Harry Styles' mum on her father having Parkinson's disease
When you subscribe we will use the information you provide to send you these newsletters. Sometimes they’ll include recommendations for other related newsletters or services we offer. Our Privacy Notice explains more about how we use your data, and your rights. You can unsubscribe at any time.
Parkinson’s disease is a progressive condition whereby the signals communicated between the brain and nervous system are disrupted. This causes a number of impairments, many of which relate to movement. The symptoms are often subtle at first but become quite pronounced as the condition advances. What are four early signs you may be at risk?
Tremors have been characterised as a key sign of the disease.
Tremors involve a persistent twitching or shaking of the hands, legs or chin. The tremors may start gradually, sometimes starting with a barely noticeable tremor that may be in just one hand.
Tremors are common and may get worse over time.
A person’s walking pattern may subtly start to change.
A person may begin to walk a lot slower or drag their feet as they walk.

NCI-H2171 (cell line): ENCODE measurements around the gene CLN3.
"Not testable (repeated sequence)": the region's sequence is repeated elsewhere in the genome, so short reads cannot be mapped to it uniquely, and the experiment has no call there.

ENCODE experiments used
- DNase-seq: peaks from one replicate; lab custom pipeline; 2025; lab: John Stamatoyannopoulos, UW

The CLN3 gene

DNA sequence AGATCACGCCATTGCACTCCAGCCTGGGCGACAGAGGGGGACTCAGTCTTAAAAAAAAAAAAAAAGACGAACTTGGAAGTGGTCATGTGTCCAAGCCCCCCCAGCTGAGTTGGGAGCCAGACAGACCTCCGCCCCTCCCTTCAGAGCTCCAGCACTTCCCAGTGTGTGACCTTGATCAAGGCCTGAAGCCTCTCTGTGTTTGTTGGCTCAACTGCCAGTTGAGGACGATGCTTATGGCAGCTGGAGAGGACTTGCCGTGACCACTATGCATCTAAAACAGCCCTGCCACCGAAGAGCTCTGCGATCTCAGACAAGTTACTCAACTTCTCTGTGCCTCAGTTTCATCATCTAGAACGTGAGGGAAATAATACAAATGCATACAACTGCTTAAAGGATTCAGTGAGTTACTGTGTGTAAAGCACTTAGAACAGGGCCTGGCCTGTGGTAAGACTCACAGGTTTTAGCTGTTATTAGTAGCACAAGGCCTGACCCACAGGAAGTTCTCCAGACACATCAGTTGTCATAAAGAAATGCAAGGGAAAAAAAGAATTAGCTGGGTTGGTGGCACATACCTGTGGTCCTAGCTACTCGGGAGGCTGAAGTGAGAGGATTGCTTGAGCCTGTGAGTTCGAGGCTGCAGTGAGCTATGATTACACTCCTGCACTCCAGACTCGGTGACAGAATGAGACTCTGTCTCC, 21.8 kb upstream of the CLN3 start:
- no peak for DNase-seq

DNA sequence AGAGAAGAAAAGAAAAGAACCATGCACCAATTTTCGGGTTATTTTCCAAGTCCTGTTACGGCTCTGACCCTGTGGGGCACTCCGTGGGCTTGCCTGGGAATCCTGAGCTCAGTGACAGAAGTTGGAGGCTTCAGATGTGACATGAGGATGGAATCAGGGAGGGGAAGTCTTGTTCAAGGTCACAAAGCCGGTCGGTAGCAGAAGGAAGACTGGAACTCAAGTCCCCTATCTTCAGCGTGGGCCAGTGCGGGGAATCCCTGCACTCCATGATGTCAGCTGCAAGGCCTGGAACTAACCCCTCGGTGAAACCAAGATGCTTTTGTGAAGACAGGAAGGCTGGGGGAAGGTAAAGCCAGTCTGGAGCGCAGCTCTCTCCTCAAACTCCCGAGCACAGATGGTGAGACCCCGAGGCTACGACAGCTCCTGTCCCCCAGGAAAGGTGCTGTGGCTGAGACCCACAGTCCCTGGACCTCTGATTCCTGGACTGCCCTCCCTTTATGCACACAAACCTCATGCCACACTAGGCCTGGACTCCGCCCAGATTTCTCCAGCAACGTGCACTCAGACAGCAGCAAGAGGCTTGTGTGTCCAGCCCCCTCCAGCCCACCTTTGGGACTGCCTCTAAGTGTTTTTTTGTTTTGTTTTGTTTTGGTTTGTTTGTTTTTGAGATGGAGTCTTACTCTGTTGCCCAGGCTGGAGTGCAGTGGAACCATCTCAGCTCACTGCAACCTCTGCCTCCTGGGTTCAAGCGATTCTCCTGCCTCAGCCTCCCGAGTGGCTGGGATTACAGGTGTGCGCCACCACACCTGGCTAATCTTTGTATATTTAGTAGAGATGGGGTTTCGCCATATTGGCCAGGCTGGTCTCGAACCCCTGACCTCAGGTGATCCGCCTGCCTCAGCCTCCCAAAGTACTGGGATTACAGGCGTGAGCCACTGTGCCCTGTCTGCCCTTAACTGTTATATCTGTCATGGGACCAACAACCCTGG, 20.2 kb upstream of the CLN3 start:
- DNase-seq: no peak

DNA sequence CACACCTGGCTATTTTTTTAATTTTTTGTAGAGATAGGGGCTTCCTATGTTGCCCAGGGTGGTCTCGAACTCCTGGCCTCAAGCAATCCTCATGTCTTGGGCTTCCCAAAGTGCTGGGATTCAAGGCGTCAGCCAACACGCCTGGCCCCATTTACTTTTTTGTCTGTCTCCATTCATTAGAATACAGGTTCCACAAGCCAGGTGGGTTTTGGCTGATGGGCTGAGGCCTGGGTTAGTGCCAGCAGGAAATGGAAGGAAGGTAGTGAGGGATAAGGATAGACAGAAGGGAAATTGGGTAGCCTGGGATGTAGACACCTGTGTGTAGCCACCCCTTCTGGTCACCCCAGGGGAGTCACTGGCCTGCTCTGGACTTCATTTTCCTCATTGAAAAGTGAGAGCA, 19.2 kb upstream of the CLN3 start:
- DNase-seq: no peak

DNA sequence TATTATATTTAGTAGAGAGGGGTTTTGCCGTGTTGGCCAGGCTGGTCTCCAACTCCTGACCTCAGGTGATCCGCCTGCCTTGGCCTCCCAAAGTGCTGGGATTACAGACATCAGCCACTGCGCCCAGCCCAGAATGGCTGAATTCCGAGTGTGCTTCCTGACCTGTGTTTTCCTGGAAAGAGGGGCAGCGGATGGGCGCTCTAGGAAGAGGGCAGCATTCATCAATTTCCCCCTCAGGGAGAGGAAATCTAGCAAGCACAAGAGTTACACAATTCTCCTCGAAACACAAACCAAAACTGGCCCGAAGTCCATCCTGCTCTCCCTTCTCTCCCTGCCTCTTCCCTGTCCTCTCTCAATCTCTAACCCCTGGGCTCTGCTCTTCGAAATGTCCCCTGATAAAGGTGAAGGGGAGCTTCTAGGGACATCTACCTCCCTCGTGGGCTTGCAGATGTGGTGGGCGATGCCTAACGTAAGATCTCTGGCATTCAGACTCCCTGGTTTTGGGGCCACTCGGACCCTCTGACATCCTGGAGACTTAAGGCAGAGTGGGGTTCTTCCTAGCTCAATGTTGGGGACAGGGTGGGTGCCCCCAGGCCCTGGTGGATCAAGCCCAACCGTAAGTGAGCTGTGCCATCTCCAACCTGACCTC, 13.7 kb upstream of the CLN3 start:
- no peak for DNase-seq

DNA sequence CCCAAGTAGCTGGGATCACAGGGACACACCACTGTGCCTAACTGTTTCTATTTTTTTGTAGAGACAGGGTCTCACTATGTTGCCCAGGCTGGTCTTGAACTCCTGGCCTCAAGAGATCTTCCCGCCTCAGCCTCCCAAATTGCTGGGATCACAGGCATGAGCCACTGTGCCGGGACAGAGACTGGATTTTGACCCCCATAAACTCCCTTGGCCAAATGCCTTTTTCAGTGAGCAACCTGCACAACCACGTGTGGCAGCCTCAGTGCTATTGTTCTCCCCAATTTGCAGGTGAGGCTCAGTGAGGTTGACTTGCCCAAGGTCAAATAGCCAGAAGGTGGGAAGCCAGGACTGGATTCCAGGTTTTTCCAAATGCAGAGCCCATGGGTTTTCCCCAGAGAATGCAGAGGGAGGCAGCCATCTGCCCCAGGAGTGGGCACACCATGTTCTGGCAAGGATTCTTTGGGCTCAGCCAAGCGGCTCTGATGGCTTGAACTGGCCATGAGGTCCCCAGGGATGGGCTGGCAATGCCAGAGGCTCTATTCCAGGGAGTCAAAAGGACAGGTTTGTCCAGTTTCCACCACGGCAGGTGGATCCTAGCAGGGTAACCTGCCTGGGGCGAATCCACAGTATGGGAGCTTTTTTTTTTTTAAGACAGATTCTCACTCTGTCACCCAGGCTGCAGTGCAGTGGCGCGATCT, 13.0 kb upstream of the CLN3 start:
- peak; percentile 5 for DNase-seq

This is often referred to as a “shuffling gait.” There may also be a less of a swing in the arms when walking.
High blood pressure: Four common signs [INSIGHT]
Why is a cold shower good for you? [TIPS]
Type 2 diabetes: Gastroparesis is a concern [ADVICE]
Parkinson’s specifically targets nerve cells which reside deep within the brain. Basal ganglia nerves control balance and flexibility, so any damage to these nerves can impair a person’s balance.
Your GP will perform a test known as the pull test to assess a person’s balance and determine if it might be Parkinson’s disease.
Facial expressions involve subtle, complex muscle movements. If a person’s facial expression becomes more serious, depressed or mad looking it could be a symptom of Parkinson’s.
Facial masking is related to bradykinesia.
The facial muscles move more slowly or rigidly than usual, and people may also experience eyes blinking slower.
If you think you may have Parkinson’s, you should speak to your GP.
They can refer you to a Parkinson’s specialist if they think your symptoms need further investigation.
Parkinson’s should only be diagnosed after having a consultation with a specialist.
It’s not always easy to diagnose the condition.
So it’s important that you see a Parkinson’s specialist to get an accurate diagnosis and to consider the best treatment options.
Source: Read Full Article